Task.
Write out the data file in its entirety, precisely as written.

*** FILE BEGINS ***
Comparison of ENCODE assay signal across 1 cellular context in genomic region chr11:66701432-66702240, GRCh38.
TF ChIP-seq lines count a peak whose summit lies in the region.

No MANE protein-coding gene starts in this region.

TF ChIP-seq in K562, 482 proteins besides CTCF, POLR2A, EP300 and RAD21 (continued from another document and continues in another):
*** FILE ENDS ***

Comparison of ENCODE assay signal across 1 cellular context in genomic region chr11:66701432-66702240, GRCh38.
TF ChIP-seq lines count a peak whose summit lies in the region.

No MANE protein-coding gene starts in this region.

TF ChIP-seq in K562, 482 proteins besides CTCF, POLR2A, EP300 and RAD21 (continued from another document and continues in another):